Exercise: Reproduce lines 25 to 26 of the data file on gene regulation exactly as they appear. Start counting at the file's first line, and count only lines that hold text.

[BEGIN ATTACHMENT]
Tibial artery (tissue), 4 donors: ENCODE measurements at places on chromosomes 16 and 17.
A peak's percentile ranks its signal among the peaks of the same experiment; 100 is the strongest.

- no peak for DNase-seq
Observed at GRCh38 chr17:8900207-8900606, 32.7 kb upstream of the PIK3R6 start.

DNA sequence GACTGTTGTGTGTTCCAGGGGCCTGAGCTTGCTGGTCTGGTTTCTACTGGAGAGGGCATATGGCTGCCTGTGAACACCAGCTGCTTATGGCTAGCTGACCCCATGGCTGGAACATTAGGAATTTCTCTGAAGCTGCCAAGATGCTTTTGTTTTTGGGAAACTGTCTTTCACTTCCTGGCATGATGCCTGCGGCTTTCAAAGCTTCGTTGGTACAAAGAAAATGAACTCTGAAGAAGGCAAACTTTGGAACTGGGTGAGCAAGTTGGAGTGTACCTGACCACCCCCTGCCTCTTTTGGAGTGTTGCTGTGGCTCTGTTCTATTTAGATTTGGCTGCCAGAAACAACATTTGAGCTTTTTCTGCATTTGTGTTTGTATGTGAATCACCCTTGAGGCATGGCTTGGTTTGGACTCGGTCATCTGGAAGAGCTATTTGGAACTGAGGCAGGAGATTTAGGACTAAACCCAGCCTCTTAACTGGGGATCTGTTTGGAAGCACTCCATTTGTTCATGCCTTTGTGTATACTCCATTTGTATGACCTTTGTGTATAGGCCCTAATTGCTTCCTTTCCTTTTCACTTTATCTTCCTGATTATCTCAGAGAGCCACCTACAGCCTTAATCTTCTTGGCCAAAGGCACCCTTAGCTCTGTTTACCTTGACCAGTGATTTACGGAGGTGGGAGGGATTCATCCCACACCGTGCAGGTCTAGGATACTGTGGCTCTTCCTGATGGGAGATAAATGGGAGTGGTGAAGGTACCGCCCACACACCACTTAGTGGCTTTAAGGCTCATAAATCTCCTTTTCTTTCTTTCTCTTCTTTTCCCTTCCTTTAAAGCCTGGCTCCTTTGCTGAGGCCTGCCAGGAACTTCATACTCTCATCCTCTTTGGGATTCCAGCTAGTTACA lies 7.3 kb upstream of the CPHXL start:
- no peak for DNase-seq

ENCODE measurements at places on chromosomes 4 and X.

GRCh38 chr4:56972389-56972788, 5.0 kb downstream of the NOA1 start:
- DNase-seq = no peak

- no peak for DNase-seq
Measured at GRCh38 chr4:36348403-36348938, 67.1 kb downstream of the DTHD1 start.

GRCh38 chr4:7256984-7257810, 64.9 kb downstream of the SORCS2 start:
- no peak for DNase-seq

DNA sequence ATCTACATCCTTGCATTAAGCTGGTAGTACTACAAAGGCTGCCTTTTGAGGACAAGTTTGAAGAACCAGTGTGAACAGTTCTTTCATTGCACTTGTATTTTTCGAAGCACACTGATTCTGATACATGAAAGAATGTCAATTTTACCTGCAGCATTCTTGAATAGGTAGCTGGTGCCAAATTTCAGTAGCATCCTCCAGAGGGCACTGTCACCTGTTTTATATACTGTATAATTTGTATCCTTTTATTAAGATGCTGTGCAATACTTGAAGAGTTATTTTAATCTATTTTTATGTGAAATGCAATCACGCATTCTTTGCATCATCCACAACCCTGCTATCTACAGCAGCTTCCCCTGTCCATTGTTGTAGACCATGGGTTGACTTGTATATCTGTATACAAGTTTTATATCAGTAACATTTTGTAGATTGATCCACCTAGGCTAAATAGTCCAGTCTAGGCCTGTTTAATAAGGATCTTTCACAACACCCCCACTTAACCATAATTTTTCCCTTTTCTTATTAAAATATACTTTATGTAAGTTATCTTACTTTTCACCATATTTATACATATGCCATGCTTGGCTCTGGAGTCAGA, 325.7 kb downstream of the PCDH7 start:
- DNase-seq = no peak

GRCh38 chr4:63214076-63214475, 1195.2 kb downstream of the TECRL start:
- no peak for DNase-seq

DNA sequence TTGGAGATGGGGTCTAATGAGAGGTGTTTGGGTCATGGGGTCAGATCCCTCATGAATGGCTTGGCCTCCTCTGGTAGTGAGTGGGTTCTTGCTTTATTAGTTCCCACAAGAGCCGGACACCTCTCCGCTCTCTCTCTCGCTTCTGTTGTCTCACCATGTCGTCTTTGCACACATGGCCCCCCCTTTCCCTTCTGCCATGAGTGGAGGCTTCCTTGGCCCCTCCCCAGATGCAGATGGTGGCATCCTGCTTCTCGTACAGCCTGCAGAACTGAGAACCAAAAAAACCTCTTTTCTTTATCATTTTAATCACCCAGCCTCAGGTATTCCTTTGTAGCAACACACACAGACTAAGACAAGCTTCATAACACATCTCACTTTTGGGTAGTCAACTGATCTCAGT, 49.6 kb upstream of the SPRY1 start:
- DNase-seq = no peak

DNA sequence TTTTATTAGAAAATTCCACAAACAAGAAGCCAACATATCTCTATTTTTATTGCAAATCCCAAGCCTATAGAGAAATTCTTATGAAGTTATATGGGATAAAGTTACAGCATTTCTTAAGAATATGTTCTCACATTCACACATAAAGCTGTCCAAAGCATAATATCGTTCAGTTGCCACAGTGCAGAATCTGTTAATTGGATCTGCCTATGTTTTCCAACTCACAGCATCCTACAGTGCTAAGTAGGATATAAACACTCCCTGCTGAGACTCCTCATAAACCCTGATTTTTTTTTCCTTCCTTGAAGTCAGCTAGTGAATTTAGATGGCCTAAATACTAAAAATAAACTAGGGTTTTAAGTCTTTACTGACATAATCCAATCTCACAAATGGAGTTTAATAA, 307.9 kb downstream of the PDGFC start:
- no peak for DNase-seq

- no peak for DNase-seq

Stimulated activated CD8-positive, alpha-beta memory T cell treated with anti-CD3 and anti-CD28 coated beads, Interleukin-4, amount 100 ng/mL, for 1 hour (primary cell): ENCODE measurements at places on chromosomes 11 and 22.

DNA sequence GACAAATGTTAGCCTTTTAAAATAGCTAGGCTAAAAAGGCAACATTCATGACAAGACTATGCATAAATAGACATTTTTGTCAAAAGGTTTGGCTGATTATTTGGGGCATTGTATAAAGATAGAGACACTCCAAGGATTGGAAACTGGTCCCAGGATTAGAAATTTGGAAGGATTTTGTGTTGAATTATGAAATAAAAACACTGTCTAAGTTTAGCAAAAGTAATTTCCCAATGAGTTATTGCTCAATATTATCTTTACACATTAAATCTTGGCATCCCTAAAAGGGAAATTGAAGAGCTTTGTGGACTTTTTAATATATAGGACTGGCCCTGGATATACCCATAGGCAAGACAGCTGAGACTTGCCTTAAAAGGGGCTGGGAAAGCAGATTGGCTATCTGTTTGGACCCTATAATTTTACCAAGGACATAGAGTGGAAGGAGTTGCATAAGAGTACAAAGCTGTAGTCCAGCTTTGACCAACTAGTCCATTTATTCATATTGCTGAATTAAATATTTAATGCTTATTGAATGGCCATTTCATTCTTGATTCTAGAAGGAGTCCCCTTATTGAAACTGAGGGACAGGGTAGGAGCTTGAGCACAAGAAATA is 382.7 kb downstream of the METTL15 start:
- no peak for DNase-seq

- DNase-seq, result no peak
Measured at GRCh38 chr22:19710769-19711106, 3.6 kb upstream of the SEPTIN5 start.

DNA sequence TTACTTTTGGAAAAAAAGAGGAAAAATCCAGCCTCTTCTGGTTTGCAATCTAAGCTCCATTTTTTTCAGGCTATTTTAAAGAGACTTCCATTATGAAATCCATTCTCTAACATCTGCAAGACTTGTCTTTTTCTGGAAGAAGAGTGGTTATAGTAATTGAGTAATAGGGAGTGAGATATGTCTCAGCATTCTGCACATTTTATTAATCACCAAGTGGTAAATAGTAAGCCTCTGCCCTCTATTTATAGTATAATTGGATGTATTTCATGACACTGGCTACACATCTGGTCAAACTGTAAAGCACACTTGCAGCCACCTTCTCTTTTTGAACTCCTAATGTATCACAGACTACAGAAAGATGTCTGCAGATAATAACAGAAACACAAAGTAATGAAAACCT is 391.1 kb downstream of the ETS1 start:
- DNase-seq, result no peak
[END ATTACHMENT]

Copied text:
- no peak for DNase-seq

- DNase-seq, result no peak